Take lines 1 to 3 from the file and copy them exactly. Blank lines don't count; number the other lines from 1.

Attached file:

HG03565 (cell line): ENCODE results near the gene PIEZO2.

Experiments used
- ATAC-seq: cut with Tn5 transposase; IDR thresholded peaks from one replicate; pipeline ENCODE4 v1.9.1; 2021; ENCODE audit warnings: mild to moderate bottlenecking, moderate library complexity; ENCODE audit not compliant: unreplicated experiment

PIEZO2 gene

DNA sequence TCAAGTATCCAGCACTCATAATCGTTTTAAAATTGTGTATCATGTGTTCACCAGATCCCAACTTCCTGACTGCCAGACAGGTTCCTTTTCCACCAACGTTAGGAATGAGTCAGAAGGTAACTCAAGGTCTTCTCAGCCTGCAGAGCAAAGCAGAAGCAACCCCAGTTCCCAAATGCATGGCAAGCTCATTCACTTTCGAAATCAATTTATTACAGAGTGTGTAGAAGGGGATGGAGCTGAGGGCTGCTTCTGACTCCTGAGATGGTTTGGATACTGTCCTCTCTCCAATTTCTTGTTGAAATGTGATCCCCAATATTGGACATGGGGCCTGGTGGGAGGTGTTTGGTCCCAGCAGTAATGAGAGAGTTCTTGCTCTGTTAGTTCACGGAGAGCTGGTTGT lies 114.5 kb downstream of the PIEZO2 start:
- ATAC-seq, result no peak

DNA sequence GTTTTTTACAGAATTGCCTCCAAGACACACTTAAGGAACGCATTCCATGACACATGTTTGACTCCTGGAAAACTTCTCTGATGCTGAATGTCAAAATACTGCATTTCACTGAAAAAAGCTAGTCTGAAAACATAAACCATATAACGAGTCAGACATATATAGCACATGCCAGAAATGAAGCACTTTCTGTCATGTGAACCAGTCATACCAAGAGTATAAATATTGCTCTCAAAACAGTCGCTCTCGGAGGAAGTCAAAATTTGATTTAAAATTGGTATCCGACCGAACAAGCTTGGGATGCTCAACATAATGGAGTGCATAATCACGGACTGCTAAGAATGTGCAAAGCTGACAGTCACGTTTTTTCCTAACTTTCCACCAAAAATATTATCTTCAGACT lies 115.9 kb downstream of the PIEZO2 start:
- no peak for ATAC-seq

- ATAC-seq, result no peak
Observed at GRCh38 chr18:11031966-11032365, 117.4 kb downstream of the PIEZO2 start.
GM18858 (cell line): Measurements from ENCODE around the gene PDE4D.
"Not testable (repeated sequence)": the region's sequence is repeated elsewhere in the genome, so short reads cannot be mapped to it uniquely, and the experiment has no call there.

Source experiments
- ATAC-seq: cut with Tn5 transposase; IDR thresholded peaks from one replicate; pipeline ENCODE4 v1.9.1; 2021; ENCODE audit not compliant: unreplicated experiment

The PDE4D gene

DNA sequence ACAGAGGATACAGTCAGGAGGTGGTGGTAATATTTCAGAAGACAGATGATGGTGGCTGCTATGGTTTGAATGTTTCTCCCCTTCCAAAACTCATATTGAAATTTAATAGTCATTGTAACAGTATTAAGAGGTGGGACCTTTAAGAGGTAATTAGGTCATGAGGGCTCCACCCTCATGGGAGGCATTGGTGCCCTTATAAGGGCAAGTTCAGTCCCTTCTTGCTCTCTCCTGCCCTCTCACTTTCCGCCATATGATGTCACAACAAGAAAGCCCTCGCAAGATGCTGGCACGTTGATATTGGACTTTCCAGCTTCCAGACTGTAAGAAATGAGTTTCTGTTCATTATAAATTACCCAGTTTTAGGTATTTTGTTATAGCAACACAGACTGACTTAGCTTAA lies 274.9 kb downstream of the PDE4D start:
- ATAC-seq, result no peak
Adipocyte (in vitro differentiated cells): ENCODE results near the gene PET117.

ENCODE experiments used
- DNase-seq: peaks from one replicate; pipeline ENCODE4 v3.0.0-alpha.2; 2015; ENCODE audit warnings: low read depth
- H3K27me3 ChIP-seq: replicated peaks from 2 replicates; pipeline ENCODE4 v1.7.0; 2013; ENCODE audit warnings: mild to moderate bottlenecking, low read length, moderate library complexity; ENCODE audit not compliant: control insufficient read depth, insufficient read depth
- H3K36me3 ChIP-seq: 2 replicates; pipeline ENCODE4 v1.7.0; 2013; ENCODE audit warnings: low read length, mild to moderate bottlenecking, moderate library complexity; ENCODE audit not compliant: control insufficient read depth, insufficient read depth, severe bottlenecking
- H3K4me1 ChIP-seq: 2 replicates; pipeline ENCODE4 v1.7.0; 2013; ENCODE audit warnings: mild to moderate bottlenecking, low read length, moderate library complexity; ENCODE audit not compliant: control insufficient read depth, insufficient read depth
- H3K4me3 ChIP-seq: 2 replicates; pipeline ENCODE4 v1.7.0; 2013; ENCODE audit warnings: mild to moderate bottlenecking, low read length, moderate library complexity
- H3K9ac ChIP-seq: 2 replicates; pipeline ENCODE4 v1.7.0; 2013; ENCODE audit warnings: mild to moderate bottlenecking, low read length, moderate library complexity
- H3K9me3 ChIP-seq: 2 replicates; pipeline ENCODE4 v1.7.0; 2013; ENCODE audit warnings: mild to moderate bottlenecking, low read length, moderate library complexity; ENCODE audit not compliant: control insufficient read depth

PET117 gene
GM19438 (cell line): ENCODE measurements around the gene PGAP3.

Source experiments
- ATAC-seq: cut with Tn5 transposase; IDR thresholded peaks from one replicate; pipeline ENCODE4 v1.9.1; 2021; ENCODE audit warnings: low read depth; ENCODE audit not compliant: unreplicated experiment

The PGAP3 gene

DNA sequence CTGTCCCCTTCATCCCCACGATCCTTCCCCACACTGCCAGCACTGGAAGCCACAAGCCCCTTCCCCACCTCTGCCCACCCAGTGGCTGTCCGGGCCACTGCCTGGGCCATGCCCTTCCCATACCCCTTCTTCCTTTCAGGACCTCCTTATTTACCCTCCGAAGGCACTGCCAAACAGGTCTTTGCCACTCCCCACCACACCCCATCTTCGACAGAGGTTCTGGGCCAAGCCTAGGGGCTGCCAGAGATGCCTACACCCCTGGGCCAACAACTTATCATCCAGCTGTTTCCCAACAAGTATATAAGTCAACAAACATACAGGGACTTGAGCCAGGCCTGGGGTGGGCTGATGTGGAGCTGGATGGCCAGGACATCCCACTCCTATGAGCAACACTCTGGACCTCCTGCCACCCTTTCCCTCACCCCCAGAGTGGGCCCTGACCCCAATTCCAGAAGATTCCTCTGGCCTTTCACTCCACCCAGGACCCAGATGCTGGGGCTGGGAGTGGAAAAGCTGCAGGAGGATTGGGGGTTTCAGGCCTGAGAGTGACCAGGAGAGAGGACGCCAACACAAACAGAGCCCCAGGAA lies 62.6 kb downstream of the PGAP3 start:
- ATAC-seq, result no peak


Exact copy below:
HG03565 (cell line): ENCODE results near the gene PIEZO2.

Experiments used
- ATAC-seq: cut with Tn5 transposase; IDR thresholded peaks from one replicate; pipeline ENCODE4 v1.9.1; 2021; ENCODE audit warnings: mild to moderate bottlenecking, moderate library complexity; ENCODE audit not compliant: unreplicated experiment